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ATI FOUNDATION INC.  Unit 10/11 Nashdene Rd., Scarborough, ON, Canada  M1V  4C4 | 647-955-4496 | info@atifc.com | atifoundation.org | Copyright © 2017 ATI Foundation Inc. All Rights Reserved.

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Digging Deep For Diamonds

September 28, 2018

ATI Foundation is an organization that fills the major gaps that are lacking when it comes to respite care facilities in the GTA. As Tamils seek refuge in first world countries due to the lack of peace our home country provides, Tamils in the diaspora also aim to provide a better life for their children while also preserving our heritage on foreign land. ATI Foundation does that by providing an affordable program that can assist families who may not be able to afford the average respite care program in the GTA. Within this program, our clients are taught daily living skills while also addressing appropriate but sensitive topics that will help them be sufficient when living independently.

                       

Waking up at 6 am every day with two hours of commute has never been a problem once I was employed at ATI Foundation. The facility radiates with positivity, love and motivation, as every individual who steps in has a drive towards making a difference in their life or another’s. As I enter my second year as an employee for ATI Foundation, I have begun to see the conclusion of the endless battle that parents have felt without access to guided support and the necessary respite care for positive mental wellbeing.

           

Working with differently abled individuals allows me to understand and overcome common misconceptions that persists among our South Asian community. A lot of people, especially in the Tamil community believe that those who are classified as differently abled are born to not flourish. This misconception is seen widely among the parents of the differently abled students themselves, as they openly admit that they feel like their child is not fit to live independently in the real world. Many of the parents make the children dependent on them, as many of the students have their parents accompanying them while performing tasks that could be done independently. I strongly believe that differently abled students have the capability of being independent with certain daily living tasks, whether they are verbal or not. Many nonverbal students have the capability of eating their lunches on their own and cleaning up their own messes. On the other hand, verbal students in our program are much more independent when it comes to their eating, cleaning and toileting habits. To further explain, we have many clients who have the ability to prepare and pack their own lunches or know how to perform cash transactions to purchase food or to buy groceries. A few clients even have the ability to take public transit on their own and are also employed at locations where they can perform their tasks with less instructions and at ease.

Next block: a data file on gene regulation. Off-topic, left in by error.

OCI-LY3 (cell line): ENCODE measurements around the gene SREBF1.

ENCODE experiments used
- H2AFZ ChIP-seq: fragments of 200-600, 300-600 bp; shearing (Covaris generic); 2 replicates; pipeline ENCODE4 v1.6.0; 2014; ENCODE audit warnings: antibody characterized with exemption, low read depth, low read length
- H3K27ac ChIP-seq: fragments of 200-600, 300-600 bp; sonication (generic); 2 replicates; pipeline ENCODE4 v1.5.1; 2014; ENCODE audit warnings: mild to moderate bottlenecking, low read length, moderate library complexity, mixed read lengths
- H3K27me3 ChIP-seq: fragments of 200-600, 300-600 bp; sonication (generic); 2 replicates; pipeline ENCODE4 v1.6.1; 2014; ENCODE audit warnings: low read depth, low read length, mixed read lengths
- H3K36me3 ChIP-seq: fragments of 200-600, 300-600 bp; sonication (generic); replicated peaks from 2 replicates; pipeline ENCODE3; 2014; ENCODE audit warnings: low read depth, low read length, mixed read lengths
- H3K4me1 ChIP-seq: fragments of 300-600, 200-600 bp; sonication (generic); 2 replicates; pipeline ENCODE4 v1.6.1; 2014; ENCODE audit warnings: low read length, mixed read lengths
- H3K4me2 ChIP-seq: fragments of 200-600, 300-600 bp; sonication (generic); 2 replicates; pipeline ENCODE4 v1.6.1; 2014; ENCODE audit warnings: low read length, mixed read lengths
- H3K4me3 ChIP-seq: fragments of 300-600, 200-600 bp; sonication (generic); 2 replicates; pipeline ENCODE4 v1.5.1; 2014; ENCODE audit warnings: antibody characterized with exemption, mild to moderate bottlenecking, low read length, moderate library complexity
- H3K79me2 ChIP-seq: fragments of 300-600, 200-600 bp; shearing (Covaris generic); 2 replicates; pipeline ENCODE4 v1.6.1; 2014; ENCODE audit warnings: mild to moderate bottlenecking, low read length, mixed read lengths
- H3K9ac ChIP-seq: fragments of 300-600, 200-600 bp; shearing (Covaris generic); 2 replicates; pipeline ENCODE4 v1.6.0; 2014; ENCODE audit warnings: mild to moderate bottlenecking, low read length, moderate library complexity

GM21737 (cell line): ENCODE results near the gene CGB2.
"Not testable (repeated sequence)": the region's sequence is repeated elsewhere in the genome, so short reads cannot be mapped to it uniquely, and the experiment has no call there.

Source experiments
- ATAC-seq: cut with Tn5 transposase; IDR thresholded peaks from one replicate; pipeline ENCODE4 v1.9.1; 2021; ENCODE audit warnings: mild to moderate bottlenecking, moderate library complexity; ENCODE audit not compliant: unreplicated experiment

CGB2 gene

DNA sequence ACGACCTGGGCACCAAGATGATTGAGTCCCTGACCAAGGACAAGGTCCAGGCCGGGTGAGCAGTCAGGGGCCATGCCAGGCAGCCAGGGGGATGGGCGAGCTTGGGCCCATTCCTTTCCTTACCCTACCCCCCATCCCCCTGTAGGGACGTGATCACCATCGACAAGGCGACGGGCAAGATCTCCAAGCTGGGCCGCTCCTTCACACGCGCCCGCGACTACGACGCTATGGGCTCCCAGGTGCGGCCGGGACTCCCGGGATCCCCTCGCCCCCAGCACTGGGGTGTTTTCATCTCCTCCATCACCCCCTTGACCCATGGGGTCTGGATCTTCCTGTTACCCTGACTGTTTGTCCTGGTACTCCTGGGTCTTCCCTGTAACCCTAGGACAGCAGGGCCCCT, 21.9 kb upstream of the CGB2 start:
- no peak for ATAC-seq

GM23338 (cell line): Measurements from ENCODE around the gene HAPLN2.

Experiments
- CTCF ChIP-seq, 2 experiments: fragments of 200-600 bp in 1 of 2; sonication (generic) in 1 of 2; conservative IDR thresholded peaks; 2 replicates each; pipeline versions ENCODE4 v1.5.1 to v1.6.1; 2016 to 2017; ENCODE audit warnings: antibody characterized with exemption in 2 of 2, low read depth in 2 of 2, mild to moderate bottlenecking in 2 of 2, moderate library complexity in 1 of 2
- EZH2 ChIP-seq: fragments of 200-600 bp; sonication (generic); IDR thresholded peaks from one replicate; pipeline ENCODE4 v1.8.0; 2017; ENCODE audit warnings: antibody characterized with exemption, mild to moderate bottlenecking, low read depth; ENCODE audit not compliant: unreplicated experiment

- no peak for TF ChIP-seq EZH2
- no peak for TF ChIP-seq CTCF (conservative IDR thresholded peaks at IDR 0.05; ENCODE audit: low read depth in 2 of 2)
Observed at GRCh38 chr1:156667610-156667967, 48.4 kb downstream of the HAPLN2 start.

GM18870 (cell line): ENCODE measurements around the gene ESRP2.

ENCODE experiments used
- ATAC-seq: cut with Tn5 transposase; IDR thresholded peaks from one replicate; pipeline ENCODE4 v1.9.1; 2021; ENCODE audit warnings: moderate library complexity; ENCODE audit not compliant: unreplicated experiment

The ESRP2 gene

Another misconception that persists within the South Asian community is the fear that their disabled child will not have the support they need when the parents are no longer present in their life. This usually causes the parents to go under a depressive state themselves. The presence of a cultural barrier makes the parents uncomfortable to leave their child in a facility where they will not be raised in a typical Tamil family. Annai Thantha Illam are one of the few resource centres for these parents, as their long-term goal is to provide a living space for individuals who are classified as differently abled.

           

           

The two summers that I have spent at Annai Thantha Illam have allowed me to develop the knowledge I have towards interacting with individuals who are differently abled.

In the past, before the experiences I earned working with individuals with special needs, I did not know how to approach and interact with them without making it uncomfortable for the individual. Now, after a year of experience working with clients, I can confidently work with individuals with special needs on my own. With that being said, I would like to end off my article with two tips on how to approach an individual with a disability.

 

1.      Individuals with a disability are no different than abled individuals when it comes to feelings. Always approach an individual with a smile and a hello, just like you would approach someone who does not identify with a disability.

2.      Do not assume someone’s characteristic based on their disability. Always treat them with respect, just like you would with anyone else!

           

 

 

 

I would like to thank the administrative team at ATI Foundation for providing me with an employment opportunity for their organization. Being employed for a year has helped me grow as a person as I understood that every individual starts off as a mere rock in a land mine. Once polished and perfected to our liking, we all become priceless diamonds. According to negative social interactions, these children are often looked as just rocks in soil. Thank you for allowing me to be a part of the revolution in uplifting Canadian Tamils with disabilities. 

 

 

Gajani Baskaranathan

 

 

 

 

Gajani Baskaranathan is a 22 year old York University student pursuing a degree in Global Health, specializing in Health Promotion and Disease Prevention. She is also an active member of the Canadian Tamil Youth Alliance, developing a mentorship program for thamils in post secondary. Gajani is also a passionate dancer, specializing in bharathanatyam and ghaana. Gajani hopes to take her love for travel with her education, and work with NGO’s across the world to eradicate poor health by reshaping issues in social determinants of health. 

 

 

 

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